It doesn't matter how much you smash that piggy bank—your first home is going to be really expensive and it's going to take a long time to save up for that down payment on your own. According to a new study from HotPads, most renters will spend nearly six and a half years saving to put a down payment on a home.
Since the median home price in the United States is $216,000, the average 20-percent down payment comes out to $43,200. If a renter making the median income in America ($51,784) saved 20 percent of their income every month (around $590 after taxes), it would take a total of 77 months to make that much money in savings, or roughly six and a half years, says the report.
Rising rent prices across the country are keeping potential homebuyers from saving the necessary funds. The median rent is $1,480, up 2.5 percent from last year. If that wasn't enough, home values are also increasing in most places. Home values rose over 8 percent last year and are scheduled to rise another 6.5 percent in the next year, according to HotPads' research. This is great for homeowners but not so much for first-time homebuyers who feel like the down-payment goalposts are always moving.
"While some high earners may manage to save more than the recommended 20 percent of their income, or may have the good fortune of windfalls such as family assistance, inheritance, or large bonuses, most young adults struggle to save," says Joshua Clark, economist at HotPads. "The current generation of first-time buyers dealing with unprecedented levels of student debt, making the down payment a major factor keeping young renters out of the housing market even though many young people say they have ambitions to buy."
If six and a half years seems like a long time, do keep in mind that it's the middle of the spectrum. On the low end of the spectrum were affordable markets like Cleveland, Ohio; Pittsburgh, Pennsylvania; and Detroit, Michigan. In Pittsburgh, for example, the median home value is $140,600. Renters there typically spend 26.3 percent of their incomes on housing, too, making it easier to save 20 percent of one's income per month and achieve a downpayment of $28,120 in just under four years.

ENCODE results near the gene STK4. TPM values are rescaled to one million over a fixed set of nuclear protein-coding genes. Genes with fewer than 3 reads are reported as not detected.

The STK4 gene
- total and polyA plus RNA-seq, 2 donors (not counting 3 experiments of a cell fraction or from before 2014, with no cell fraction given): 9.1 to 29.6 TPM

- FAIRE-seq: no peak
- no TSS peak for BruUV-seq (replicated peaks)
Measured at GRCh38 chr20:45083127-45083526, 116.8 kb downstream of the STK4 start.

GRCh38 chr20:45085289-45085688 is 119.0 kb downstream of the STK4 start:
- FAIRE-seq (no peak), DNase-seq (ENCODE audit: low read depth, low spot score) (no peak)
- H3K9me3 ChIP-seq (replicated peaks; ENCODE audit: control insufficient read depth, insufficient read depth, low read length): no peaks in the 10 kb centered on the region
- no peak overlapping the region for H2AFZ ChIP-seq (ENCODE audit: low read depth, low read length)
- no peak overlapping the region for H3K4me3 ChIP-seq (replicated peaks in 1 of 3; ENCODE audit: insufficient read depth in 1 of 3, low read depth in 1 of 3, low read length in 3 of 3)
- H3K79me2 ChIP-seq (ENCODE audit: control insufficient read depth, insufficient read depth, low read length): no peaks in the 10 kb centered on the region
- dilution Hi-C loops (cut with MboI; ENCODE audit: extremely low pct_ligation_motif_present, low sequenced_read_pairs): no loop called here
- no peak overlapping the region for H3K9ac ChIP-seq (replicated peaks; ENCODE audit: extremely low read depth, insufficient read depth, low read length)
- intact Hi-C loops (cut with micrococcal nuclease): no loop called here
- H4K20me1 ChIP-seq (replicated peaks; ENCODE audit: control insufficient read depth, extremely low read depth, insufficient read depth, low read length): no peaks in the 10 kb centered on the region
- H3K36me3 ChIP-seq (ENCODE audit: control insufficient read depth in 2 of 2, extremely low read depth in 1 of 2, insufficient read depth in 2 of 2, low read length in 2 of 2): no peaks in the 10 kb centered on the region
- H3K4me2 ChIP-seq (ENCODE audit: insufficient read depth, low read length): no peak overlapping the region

Near the other end of the spectrum are more competitive markets like Miami, Florida; Boston, Massachusetts; and New York, New York. Renters there have to save for over a decade to buy a home—according to the HotPads report t it would take somewhere between 11.5 and 12 years in these cities if renters saved 20 percent of their income per month.
And that's not even the actual end of the spectrum: In places like Los Angeles or San Diego, California, it can take up to 22 years to save up for a down payment—and that's assuming renters can save 20 percent of their income per month. It might even take longer as renters in these markets spend up to 55 percent of their income on housing as is. And of course, the longest it takes to save up a down payment? San Francisco, where it takes 31.5 years on an income of $71,303 to afford the $189,960 down payment.
Want to see more about your city? See the full analysis on Hotpad's blog.